• Kathy

    Our GP suggested my husband take statins to reduce further kidney damage. He has chronic kidney disease. Creatinine 2.2. His cholesterol is just slightly above normal. Do you agree with his recommendation?

    • David Perlmutter

      I am not one to support statins, but I am also not familiar with your husband’s medical condition. You should seek to consult with a physician in your area.

  • We all know that the Drug industry, by means of willing physicians, pushes the drugs that make them money! I hear people complaining that the latest medication the Dr. put them on is making them sick. Especially my elderly friends. We live in a money hungry society, and the drug industry is one of the worst. They make unheard of dollars on cancer related drugs alone. Time we listen to someone who knows what they are talking about, done the research, and cares for the people. That, for one, would be Dr. Perlmutter

  • judy@2flnomads.com

    How do I find a physician in the Miami area who follows same statin theories

  • Ronald Weiner

    Dr. Perlmutter, I am very appreciative of all your efforts to get the truth out about statins and grains.
    I am being continually and strongly recommended to use statins by my Dr.
    I am very concerned and would very much like your opinion or thoughts.
    I am a 68 year old male, healthy, cycle weekly, golf and do resistance training weekly. I have been off statins for 1 year; on and off for 5 years. I am on a very low carb diet for this last year (ketogenic) with a daily carb intake of <40grams.
    I had a NMR Lipo profile this last week with the following results:
    Total Cholesterol: 382; Triglycerides 103 and HDL 65.
    My LP-ir score is <25. My HA1c is 5.8. It does not want to come down! Any suggestions on this would be helpful. If you are taking on new patients, I would definitely pay you a visit.
    Thanks
    Ron W

  • Pingback: Looking at Cholesterol and Sodium on the LabelJubilee Health Place()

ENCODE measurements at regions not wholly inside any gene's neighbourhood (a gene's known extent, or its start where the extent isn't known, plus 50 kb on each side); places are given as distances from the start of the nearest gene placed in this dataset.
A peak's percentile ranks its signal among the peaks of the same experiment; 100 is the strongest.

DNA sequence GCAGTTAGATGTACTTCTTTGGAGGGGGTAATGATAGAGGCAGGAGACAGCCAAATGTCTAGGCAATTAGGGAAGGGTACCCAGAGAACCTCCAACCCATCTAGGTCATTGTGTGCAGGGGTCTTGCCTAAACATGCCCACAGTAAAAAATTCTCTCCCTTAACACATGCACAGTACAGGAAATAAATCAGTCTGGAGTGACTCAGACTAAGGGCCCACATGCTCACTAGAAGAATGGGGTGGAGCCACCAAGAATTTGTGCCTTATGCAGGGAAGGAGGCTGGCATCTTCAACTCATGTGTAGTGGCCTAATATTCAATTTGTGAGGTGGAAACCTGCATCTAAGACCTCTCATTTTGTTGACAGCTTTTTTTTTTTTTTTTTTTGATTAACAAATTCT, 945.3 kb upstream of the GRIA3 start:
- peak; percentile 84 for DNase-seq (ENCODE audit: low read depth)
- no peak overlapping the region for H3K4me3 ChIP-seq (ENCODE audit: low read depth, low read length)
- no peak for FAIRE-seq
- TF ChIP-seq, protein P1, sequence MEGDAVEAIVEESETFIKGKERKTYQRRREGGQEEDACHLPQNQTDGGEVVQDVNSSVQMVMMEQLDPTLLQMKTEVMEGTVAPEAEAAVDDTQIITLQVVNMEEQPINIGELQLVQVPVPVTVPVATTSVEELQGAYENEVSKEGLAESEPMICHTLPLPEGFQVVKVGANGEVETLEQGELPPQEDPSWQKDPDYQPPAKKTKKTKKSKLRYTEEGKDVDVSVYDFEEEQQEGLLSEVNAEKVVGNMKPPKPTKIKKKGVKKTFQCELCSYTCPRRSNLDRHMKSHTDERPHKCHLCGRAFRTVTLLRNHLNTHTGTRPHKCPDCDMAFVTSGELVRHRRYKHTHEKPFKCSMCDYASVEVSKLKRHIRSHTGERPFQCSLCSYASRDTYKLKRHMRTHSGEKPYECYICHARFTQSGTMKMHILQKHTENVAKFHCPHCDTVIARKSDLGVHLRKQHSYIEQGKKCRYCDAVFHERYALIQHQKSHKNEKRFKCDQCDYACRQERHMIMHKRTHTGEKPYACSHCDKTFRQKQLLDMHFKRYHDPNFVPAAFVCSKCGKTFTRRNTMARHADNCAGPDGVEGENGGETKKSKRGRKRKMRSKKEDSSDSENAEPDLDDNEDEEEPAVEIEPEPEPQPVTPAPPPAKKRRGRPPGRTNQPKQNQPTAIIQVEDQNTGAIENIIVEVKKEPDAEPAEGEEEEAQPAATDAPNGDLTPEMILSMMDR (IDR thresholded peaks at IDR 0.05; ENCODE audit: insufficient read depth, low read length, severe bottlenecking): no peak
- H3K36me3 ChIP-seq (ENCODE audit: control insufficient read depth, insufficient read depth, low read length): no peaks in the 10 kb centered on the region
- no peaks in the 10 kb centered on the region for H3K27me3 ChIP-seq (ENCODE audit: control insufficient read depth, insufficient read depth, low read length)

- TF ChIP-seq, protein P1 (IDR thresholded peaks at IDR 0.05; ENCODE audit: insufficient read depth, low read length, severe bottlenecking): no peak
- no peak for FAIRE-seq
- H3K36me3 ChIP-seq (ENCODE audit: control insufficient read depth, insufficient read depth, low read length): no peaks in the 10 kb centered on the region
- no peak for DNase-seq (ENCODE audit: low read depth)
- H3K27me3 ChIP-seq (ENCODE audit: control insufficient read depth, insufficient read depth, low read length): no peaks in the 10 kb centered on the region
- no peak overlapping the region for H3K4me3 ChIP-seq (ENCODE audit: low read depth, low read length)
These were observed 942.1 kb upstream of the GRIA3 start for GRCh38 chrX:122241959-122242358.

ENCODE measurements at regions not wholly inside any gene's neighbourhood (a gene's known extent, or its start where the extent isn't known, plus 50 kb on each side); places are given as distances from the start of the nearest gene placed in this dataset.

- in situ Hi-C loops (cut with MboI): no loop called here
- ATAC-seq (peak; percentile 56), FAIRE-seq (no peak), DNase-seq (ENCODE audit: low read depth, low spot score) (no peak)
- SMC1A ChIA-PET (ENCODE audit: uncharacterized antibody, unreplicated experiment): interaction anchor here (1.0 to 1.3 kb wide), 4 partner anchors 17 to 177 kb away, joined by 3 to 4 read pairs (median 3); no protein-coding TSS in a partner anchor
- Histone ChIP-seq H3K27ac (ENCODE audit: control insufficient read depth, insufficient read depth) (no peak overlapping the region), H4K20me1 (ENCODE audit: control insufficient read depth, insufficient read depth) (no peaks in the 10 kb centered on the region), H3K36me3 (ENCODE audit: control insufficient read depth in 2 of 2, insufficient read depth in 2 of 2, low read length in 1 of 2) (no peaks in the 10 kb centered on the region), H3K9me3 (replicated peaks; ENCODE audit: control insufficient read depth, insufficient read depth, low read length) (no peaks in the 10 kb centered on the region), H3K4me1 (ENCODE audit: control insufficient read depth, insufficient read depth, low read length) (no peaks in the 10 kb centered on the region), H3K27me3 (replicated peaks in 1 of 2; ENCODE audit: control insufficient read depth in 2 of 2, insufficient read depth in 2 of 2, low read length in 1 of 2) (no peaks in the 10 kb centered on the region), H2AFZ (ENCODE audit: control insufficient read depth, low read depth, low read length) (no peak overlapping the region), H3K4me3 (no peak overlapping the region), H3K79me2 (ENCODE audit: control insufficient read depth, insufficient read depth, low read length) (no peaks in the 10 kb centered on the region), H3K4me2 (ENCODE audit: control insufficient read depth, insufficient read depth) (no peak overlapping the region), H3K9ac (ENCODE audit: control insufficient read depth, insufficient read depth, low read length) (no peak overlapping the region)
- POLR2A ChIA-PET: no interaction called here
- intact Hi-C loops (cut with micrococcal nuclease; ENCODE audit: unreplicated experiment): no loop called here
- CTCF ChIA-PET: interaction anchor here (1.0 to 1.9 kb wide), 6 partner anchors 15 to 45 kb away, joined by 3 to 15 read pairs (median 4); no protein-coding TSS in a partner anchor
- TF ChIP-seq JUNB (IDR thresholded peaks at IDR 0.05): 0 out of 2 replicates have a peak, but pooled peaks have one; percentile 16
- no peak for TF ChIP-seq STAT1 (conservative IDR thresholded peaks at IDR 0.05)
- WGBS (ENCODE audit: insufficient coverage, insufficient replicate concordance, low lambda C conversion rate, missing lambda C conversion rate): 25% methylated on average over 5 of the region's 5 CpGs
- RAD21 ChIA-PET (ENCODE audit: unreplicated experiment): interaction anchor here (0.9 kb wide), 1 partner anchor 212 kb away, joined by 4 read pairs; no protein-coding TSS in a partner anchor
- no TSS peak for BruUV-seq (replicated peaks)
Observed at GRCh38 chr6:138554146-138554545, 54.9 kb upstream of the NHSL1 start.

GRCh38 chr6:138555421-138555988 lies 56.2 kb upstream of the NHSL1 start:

• Lisa

    I am 66 yrs old and have what I consider to be excellent health, but just had my blood test results back with a 491 total Cholesterol and 397 for LDL’s. In all your discussions, I have not seen figures this high, and my dr. says it’s the highest she’s ever seen. She is, of course, pushing statins, but I am refusing. I hope I am not being a fool. It would be reassuring to see some other numbers up as high as mine. No heart disease in my family. My mom had 420 total ch. but she died at 83 of lung cancer from smoking.

  • Suzanne Young

    Not really an article for the layman, but interesting to dig into the nuances of this subject. I’m sure your input was an education to these other bright sparks in the field. Dr P, I have a friend who had a triple bypass 10 years ago and was put on Thor up until now. He’s 69. Trim healthy and a clean eater with lots of supplements. How would we know if it’s good move to take him off statins or not? I was keen that he should right away, after reading your article, I’m not so sure…

  • Jon Quigley

    Dr. Perlmutter-
    Any advice on statins versus fenofibrate versus Cholestyramine to treat high cholesterol? My mom has Alzheimers, as did her mom – and I am concerned about beginning statins as a 45 year-old, otherwise healthy person.
    Thanks!!
    Jon Quigley

  • RebVio

    Should statins be used for secondary prevention of stroke for female patient who had a a first mild stroke at age 89? Doctors are saying that statins will stabilize plaques. I’m not convinced.